Last year, I wrote a blog post entitled, ‘The number one reason why you lose clients? Arrogance!’ It was one of the most read posts in all of 2021. Today I want to write about reason #1A – and the one I hear about more than any other reason for the loss of clients – complacency! And the story (err… excuse!) goes something like this… “We had a great relationship with [insert Fortune 500 company name here]… and they were a great client for several years… but then our main contact left and we lost the business.”
Happens all the time… especially with larger clients. And when that happens, don’t blame your client or your contact. Look in the mirror – YOU messed up! YOU built a great relationship with just one contact. YOU got comfortable with him or her being your only champion inside their company. And YOU didn’t take the time to build other relationships at the company. So, when your contact left, YOU didn’t have a Plan B.
Sure, maybe your champion took you with them to their new employer. Or maybe not. But the real issue is that you lost a long-standing, good client because you got complacent.
Don’t Let That Happen Again
So, how do you keep that from happening again (and, I promise, it will!)? Get to know others in the client organization, then go about building relationships with them. Yes, it sounds simple… and it is. But it ain’t easy!
First, think about the ‘ecosystem’ you’re dealing with. You need to develop relationships with:
- Those that your contact works with in his or her department, including those who reports to your contact and those they report to.
- Who they work with in other departments (e.g., if your contact works in Consumer Insights, who do they work with in Marketing or on the Brand team or in Purchasing?).
Then, the question becomes, how do you get to know these other folks?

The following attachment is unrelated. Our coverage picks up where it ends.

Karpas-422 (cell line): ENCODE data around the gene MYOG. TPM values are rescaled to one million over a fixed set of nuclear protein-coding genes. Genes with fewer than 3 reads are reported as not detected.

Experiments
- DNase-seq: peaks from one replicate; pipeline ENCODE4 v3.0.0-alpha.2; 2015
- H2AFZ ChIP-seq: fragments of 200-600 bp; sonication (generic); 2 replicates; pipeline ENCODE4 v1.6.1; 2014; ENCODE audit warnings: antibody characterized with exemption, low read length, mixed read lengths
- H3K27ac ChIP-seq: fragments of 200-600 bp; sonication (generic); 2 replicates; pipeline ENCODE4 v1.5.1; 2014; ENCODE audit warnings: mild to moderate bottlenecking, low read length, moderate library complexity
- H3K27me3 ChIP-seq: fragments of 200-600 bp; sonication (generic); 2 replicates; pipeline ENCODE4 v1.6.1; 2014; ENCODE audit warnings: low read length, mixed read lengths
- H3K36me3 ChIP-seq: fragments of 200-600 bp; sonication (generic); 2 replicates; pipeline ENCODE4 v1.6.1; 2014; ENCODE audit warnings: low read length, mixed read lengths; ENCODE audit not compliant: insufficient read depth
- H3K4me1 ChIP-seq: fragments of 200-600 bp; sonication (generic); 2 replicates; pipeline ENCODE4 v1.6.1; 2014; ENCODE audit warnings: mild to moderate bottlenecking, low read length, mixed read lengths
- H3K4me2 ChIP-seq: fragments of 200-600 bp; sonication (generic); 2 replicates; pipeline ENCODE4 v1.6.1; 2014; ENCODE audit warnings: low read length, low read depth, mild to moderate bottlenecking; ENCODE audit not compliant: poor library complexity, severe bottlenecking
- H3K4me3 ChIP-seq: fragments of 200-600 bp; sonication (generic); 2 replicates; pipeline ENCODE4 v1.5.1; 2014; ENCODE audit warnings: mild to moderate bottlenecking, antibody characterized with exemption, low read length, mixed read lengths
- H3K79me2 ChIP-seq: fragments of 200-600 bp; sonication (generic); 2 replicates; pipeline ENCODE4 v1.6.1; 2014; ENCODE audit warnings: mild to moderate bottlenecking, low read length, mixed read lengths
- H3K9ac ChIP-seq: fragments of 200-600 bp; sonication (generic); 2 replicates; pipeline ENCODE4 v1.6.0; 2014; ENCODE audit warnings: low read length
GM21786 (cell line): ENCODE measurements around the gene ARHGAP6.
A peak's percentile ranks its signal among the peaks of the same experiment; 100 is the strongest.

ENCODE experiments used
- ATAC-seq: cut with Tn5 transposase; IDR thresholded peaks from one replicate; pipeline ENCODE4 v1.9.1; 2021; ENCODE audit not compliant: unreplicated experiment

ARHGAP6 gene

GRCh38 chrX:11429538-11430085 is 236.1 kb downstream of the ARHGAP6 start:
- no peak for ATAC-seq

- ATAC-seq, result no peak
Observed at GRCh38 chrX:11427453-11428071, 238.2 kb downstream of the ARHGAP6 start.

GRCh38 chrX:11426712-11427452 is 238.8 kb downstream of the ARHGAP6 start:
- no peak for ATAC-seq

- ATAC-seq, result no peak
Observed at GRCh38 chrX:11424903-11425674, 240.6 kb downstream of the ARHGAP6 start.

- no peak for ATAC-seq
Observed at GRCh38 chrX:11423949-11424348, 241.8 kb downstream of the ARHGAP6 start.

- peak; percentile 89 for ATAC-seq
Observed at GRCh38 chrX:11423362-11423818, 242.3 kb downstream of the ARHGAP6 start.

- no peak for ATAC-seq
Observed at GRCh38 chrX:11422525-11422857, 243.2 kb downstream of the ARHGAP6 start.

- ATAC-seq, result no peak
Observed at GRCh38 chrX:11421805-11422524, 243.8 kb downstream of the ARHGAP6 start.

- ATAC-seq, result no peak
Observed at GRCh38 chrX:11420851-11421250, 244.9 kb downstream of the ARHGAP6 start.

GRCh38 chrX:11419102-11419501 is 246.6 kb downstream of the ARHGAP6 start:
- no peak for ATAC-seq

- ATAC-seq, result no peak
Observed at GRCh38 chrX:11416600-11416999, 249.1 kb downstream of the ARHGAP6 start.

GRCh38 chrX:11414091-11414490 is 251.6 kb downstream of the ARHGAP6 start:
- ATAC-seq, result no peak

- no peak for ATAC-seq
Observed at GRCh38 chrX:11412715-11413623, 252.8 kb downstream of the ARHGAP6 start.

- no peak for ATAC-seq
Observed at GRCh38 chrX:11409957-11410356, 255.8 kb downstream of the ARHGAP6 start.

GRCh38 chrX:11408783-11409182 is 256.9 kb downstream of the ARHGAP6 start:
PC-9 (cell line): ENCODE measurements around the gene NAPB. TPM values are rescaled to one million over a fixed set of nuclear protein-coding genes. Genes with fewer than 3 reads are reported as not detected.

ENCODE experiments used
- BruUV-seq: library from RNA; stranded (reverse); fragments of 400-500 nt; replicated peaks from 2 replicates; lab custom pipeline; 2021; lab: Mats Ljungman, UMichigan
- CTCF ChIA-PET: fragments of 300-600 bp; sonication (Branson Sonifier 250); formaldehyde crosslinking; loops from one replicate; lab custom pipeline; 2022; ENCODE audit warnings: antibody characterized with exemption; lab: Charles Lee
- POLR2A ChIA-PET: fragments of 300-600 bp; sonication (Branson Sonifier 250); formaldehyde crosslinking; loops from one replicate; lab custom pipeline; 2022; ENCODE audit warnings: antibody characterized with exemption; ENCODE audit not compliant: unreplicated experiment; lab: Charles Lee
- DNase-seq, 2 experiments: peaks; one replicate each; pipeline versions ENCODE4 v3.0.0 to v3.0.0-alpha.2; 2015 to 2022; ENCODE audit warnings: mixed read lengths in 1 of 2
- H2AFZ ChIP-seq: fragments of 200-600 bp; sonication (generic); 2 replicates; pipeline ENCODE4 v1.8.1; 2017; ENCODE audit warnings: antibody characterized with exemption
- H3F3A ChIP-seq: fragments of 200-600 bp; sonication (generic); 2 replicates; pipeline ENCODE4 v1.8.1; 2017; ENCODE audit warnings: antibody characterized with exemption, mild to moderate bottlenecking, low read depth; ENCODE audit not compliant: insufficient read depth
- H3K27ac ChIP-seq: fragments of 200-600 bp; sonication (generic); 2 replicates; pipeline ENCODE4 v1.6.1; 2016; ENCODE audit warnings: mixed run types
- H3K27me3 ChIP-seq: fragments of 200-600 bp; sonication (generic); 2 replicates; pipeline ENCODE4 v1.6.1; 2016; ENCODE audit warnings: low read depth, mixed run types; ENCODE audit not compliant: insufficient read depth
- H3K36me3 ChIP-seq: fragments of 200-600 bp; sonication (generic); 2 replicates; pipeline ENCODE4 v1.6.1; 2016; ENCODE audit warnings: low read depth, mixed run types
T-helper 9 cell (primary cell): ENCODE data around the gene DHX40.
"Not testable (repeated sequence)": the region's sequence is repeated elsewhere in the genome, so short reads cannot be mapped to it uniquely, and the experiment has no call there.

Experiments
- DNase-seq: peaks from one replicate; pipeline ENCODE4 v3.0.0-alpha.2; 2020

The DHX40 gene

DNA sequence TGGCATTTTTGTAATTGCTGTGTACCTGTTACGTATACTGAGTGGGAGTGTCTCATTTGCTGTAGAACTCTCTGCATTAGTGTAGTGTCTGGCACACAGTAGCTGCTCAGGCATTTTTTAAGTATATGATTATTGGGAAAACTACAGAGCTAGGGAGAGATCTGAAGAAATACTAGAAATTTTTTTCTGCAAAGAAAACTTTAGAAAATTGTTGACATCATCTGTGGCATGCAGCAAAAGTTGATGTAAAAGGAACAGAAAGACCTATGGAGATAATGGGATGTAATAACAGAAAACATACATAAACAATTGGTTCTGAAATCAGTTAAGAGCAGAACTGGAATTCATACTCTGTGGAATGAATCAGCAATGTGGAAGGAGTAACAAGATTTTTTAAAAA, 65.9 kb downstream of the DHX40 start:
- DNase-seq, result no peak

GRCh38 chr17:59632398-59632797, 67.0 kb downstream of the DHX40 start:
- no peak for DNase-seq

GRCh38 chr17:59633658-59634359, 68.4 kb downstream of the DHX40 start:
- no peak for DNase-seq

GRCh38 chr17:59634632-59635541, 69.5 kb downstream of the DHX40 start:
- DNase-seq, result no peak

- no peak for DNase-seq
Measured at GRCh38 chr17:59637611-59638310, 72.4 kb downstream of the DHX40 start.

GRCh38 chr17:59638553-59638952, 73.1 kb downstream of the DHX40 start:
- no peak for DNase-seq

- Start with your contact and ask for introductions – either via email or in person when you’re visiting.
- Connect with these new contacts on LinkedIn; then, every time you post something and they see it, it’s a reminder about you. And if they post something, engage with it.
- Make sure they are all added to your firm’s database, so they receive your monthly e-newsletter.
- Host a lunch-n-learn and invite them all. Better yet, host a series of lunch-n-learns over time. At these sessions, these new contacts will start to get to know you and get to experience your knowledge and expertise. Note: these cannot be ‘sales pitches,’ but rather informational sessions.
- Visit them – in person – as often as you can. Chat with them 1-to-1, over coffee. Take them out to dinner. Being connected on LinkedIn and presenting a remote lunch-n-learn are great things to do… but nothing builds relationships like spending some quality time, face-to-face.
- Overtime, make sure you stay in touch on a regular basis… send them links to articles you think they’ll like, drop a note on LinkedIn when it’s their birthday or work anniversary, send a handwritten ‘thank you’ note after a project, etc.
Get Started Now
Selling Principle #2 states that, ‘Buyers won’t buy from you until they get to know you… then like you… then trust you.’ And that takes time. So, get started on building these other relationships today… before your key contact leaves and it’s too late.